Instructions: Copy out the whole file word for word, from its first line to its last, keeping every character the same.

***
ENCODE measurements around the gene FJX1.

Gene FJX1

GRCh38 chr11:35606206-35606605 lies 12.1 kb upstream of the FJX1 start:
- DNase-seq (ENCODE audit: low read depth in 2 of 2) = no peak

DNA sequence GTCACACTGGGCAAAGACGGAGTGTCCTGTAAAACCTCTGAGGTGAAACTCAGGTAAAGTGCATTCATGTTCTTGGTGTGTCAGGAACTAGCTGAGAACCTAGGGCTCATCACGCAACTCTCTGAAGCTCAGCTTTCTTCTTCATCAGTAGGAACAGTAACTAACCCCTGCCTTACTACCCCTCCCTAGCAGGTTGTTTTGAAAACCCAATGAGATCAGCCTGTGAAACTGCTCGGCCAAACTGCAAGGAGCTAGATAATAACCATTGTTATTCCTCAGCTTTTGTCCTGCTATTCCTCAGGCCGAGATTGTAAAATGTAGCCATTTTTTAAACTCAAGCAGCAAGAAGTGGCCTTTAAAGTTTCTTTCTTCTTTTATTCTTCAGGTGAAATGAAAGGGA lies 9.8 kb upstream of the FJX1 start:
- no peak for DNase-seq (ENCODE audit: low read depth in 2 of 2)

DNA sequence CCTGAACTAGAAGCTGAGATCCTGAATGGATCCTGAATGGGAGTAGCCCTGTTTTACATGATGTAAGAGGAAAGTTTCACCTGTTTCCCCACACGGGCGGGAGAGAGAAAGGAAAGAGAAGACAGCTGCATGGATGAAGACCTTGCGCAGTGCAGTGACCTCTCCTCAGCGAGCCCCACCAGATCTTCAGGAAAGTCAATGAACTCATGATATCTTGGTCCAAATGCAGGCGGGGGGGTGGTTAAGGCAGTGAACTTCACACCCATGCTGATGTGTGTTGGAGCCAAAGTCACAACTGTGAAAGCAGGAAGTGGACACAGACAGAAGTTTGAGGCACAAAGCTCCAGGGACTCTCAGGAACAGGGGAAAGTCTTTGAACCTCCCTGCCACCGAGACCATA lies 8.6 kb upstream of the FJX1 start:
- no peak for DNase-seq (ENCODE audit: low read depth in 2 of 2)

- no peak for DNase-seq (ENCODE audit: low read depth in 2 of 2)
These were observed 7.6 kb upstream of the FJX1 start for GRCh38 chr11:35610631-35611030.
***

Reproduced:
ENCODE measurements around the gene FJX1.

Gene FJX1

GRCh38 chr11:35606206-35606605 lies 12.1 kb upstream of the FJX1 start:
- DNase-seq (ENCODE audit: low read depth in 2 of 2) = no peak

DNA sequence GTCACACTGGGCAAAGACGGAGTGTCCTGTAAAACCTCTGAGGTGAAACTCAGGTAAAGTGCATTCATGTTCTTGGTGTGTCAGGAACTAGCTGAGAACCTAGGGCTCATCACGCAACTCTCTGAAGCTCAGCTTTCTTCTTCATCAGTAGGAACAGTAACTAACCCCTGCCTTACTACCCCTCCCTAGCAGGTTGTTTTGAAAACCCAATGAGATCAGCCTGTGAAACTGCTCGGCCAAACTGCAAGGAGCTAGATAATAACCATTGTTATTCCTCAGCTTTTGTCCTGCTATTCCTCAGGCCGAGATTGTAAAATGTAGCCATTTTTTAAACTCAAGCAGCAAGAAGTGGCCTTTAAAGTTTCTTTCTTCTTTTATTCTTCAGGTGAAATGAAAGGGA lies 9.8 kb upstream of the FJX1 start:
- no peak for DNase-seq (ENCODE audit: low read depth in 2 of 2)

DNA sequence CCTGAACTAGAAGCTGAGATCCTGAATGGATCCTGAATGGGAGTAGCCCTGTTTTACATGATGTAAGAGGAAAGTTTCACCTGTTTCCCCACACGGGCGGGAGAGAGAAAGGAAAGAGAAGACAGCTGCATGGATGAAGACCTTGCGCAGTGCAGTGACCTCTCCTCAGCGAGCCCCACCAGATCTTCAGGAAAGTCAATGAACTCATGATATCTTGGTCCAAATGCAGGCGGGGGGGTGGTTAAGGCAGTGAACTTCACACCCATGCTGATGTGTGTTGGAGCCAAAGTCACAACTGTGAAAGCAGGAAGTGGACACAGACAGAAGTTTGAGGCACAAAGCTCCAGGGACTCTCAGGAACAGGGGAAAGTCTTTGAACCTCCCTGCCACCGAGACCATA lies 8.6 kb upstream of the FJX1 start:
- no peak for DNase-seq (ENCODE audit: low read depth in 2 of 2)

- no peak for DNase-seq (ENCODE audit: low read depth in 2 of 2)
These were observed 7.6 kb upstream of the FJX1 start for GRCh38 chr11:35610631-35611030.